I just noticed where the flywheel mates against the crank has several polished spots. Could it be the flywheel is dancing around on the end of the crank? It seems odd that it wouldn't be pinned where it couldn't move. There is certainly enough room in the bolt holes for movement. I torqued the bolts to spec but I didn't use new ones. Maybe they streched?
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  9. Country Doc

    Country Doc Wanderer

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    weird.

    FWIW, BMW does say to never reuse the flywheel bolts, as they do stretch, apparently, when torqued. Same with the driveshaft bolts, though that is apparently less critical, and many reuse them if they thread in smoothly.

    dc
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  10. StumpThumper

    StumpThumper Adventurer

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    I ordered a new seal, new flywheel bolts and new Ujoint bolts this morning. Hopefully this will fix the problem. Thanks for all the replies.
    #10
  11. bmwrench

    bmwrench Long timer

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    If the flywheel has been touching the seal, that's where the noise is coming from. Put the next one in just a bit farther. An old service bulletin suggested we install the flywheel and check for proper seal seating. Sounds like it might be the right thing to do, especially in your case.

    I would not reuse the flywheel bolts in any case. Have you seen what a new crankshaft costs? Makes bolts look very inexpensive.
    #11
  12. jackd

    jackd Long timer

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    Where would a person find these old Service Bulletins? There isn't much info in the factory manuals and the Clymer is also lacking in details. Anywhere on the net that you can go to get these?
    #12
  13. StumpThumper

    StumpThumper Adventurer

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    The flywheel was not touching the seal. My flywheel fits flat against the end of the crankshaft and no part extends past it. The seal had plenty of clearance past the end of the crank. Is it possible to push the seal in too far? It appears to have a shoulder that it seats on.
    #13
  14. PaulRS

    PaulRS Dutch fool

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    In my manual it says it is ok to reuse the old bolts, just torque them up to 130Nm.

    Don't know where this comes from, though, I never heard of a sb from Herr BMW regarding this :deal

    5 bolts for less then 10€, it's a no-brainer.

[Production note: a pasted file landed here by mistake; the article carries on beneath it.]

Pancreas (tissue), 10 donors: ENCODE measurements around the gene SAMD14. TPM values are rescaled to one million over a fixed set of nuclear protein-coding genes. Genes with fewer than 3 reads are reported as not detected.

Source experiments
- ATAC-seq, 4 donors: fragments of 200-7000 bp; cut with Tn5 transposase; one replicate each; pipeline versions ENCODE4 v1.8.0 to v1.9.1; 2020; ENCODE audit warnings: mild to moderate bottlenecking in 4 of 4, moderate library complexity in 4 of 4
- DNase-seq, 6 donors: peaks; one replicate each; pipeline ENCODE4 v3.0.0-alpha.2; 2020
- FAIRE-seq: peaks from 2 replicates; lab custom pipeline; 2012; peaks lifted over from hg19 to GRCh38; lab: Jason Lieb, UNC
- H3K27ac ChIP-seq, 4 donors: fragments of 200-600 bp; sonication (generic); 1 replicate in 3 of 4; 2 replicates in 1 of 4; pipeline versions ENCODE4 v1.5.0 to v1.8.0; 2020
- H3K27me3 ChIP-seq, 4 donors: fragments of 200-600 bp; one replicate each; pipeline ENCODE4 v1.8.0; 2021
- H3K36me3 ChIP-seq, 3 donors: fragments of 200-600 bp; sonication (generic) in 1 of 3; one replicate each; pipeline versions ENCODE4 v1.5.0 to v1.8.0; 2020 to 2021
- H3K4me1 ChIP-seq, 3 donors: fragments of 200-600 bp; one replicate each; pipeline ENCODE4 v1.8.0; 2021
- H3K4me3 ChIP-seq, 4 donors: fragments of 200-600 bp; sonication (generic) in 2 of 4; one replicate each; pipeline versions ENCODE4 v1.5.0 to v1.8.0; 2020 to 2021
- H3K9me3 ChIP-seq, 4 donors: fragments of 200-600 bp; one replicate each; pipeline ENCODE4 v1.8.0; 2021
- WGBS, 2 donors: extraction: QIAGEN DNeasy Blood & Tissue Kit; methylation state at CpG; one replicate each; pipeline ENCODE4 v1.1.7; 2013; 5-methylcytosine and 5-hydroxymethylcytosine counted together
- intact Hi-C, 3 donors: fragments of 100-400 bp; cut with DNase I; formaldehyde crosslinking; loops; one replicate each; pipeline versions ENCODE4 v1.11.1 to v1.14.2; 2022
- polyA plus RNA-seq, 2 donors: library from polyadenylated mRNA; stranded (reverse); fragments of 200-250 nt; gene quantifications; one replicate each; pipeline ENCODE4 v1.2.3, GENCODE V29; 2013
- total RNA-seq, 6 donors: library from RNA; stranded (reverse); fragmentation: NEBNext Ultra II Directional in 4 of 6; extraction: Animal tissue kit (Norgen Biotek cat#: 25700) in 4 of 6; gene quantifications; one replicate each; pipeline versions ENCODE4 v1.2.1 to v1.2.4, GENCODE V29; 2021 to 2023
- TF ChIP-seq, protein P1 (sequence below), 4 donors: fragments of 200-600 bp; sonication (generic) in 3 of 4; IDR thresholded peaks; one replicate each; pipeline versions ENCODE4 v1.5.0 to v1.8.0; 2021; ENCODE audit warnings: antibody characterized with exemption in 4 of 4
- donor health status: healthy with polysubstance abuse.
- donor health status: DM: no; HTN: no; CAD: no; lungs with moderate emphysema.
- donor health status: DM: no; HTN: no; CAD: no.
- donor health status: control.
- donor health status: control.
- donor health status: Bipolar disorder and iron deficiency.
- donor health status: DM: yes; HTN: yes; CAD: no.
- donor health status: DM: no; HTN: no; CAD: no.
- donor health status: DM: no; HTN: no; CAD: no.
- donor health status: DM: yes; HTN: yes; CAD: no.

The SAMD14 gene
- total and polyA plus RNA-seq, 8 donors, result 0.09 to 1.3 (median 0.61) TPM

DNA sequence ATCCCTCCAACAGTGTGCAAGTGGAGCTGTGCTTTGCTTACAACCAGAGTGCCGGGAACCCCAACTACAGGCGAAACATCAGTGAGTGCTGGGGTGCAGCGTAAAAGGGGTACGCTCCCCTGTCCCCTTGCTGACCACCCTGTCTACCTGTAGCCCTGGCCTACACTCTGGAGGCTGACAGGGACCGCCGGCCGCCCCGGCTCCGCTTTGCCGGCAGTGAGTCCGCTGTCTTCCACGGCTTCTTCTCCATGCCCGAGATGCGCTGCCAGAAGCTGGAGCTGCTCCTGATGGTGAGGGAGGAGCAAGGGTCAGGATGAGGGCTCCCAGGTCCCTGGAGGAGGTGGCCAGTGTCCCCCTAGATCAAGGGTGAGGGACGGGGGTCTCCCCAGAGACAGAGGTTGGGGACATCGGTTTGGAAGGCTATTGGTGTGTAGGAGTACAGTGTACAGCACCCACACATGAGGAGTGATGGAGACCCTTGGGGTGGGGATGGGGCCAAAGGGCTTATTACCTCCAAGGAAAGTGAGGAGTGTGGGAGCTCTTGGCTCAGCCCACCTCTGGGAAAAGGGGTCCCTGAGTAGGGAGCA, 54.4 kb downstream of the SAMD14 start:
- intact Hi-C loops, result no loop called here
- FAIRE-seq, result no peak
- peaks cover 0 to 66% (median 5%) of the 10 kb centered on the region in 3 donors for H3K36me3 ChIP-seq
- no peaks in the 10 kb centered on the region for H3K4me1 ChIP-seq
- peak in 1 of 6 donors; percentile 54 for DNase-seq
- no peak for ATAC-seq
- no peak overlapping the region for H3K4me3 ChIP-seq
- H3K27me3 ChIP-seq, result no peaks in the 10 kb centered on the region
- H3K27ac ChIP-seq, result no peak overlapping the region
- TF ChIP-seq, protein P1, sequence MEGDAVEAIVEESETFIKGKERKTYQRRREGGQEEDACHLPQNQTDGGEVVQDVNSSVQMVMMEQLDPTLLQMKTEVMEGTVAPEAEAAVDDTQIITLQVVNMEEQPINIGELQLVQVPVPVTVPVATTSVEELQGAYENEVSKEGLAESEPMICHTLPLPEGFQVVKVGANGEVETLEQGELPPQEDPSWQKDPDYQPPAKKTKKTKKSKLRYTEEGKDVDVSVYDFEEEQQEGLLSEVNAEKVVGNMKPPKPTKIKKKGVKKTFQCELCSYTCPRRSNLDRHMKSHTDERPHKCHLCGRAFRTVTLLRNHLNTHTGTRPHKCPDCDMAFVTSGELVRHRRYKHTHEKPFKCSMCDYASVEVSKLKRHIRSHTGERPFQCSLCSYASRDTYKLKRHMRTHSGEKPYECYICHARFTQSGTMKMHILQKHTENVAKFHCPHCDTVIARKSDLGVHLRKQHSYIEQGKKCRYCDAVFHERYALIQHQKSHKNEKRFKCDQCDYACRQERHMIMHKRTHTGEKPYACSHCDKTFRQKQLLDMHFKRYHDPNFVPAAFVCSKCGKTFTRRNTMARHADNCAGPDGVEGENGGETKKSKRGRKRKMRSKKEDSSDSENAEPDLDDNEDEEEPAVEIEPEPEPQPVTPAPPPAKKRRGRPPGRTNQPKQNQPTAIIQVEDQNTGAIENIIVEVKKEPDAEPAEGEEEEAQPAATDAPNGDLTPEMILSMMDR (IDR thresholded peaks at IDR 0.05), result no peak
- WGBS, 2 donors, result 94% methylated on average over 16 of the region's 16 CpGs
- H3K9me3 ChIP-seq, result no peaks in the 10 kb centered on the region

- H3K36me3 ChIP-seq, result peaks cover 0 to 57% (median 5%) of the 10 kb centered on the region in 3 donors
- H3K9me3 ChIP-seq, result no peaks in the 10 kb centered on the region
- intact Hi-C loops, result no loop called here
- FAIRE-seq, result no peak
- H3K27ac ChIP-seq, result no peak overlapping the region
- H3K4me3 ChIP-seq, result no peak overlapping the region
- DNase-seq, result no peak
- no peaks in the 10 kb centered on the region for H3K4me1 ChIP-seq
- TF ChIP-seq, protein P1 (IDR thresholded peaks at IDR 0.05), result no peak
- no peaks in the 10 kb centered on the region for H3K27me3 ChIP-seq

Paul.
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  15. outfit

    outfit Been here awhile

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    I did my rear seal last year on a R100 - 1981, so it is the same engine.

    The seal was flush to the casing. I suspect if you put the seal in upto the shoulder then you have put it in too far.

    Maybe a silly question but, when you replaced the seal you will have taken the 'centre boss' out before the seal goes in? If you did'nt the seal lip will be facing the wrong way.

    Safe riding Karl.
    #15
  16. Joerg

    Joerg Long timer

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    Hi,
    May I ask where this information comes from, please? :deal

    The factory manual does not mention anywhere that new bolts should be used here, and these are certainly not stretch bolts - neither on the flywheel nor on the driveshaft. If these were stretch bolts, then the instructions would probably read something like "torque to 100 Nm, then add 1/4 turn". Which is not the case.

    The BMW factory manual says 100 Nm. What are you reading ... ? :deal

    Btw, full story of my recent crankshaft seal change here: http://jhau.maliwi.de/mot/r80gs.htm#cseal The replacement seal is supposed to be "pre-formed" and oiled before installation.

    [​IMG]
    #16
  17. PaulRS

    PaulRS Dutch fool

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    Reused bolts can, I say can end in this :cry

    [​IMG]

    One fokked-up crank and fly-wheel.

    Still feel lucky and saving 10€?? :evil

    Paul.
    #17
  18. AntonLargiader

    AntonLargiader Long timer

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    I can't be sure, but if those dimples in the seal are hammer marks from installation I would question the entire repair history of that part of the bike. I would think that if they are from the flywheel hitting it there would be other marks back there (such as on the oil pump cover), and there aren't.
    #18
  19. PaulRS

    PaulRS Dutch fool

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    Haynes.

    @Anton, the seal came loose with the flywheel, I just hammered it back in not to loose the shim behind in transport.

    Paul.
    #19
  20. StumpThumper

    StumpThumper Adventurer

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    I formed the lip around a piece of tubing that was close to the same size as the crank and then used a popsicle stick to guide the lip over the crank when I installed it. I wasn't sure if the centre boss was removable; I haven't been able to move it but haven't tried a puller either.
    #20